By G. L. (Ter. Ed.) c. 59, Section 5, Third, the real estate of literary, benevolent, charitable, and scientific institutions "owned and occupied by them or their officers for the purposes for which they are incorporated" is exempt from local taxation, except in cases where "any of the income or profits of the business of the institution or corporation is divided among the stockholders or members, or is used or appropriated for other than literary, educational, benevolent, charitable, scientific or religious purposes." No contention is made that the case comes within these exceptions.
The decision of the board is final as to its findings of fact, G. L. (Ter. Ed.) c. 58A, Section 13, as appearing in St. 1933, c. 321, Section 7, as amended, Commissioner of Corporations & Taxation v. Boston Edison Co. 310 Mass. 674 , 676, Fisher School v. Assessors of Boston, 325 Mass. 529 , 533; and the appeal reaches only questions of law raised before the board and set out separately and particularly in the claim of appeal. G. L. (Ter. Ed.) c. 58A, Section 13. Assessors of Lawrence v. Arlington Mills, 320 Mass. 272 , 273.
The alleged errors assigned in the claim of appeal are as follows. "1. That the Appellate Tax Board is in error in its conclusion upon the facts as found that ten (10) per cent of the appellant's real estate was appropriated for the charitable purposes of the appellant. 2. The Appellate Tax
Board erred in failing to hold that the real estate of the Knights of Columbus Religious Educational Charitable and Benevolent Association of Worcester in its dominant use was for the purpose other than that for which it was incorporated. 3. That the Appellate Tax Board erred in failing to hold that the real estate of the Knights of Columbus Religious Educational Charitable and Benevolent Association of Worcester was owned, occupied and used by it for purposes other than that for which it was incorporated."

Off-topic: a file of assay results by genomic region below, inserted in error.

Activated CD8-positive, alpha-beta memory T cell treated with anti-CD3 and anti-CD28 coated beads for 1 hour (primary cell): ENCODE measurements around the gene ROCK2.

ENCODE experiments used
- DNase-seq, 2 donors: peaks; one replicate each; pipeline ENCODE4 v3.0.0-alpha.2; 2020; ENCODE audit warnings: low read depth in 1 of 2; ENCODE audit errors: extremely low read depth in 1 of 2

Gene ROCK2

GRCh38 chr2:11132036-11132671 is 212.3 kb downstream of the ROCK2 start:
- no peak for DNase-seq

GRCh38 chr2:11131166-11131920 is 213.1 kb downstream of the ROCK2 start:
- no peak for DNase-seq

The only question of law raised by the first assignment is whether the board was warranted in concluding from the subsidiary facts which it had found that ten per cent of the building was appropriated for charitable purposes. As it could have found that the library, reading room, and Columbus Hall were so used, and that the floor space of these three rooms was more than ten per cent of the entire floor space of the building, there was no error in the conclusion of the board. The question which has been argued as to the authority of the board to grant a partial exemption is not presented by the assignment.
In the second and third assignments the errors set forth relate to the failure of the board to "hold" that the dominant use and occupancy of the building were for purposes other than that for which the taxpayer was incorporated. The nature of such use and occupancy was a fact to be found by the board and, as said in Assessors of Lawrence v. Arlington Mills, 320 Mass. 272 , 274, its "failure to find a particular fact . . . can hardly constitute an error of law." The board, however, has found that "ten per cent of the real estate in question is appropriated for the charitable purposes for which the . . . [taxpayer] was incorporated" and we think this imports a conclusion that the remaining ninety per cent of the real estate is not so appropriated.
Abatement granted in the amount of $512.50.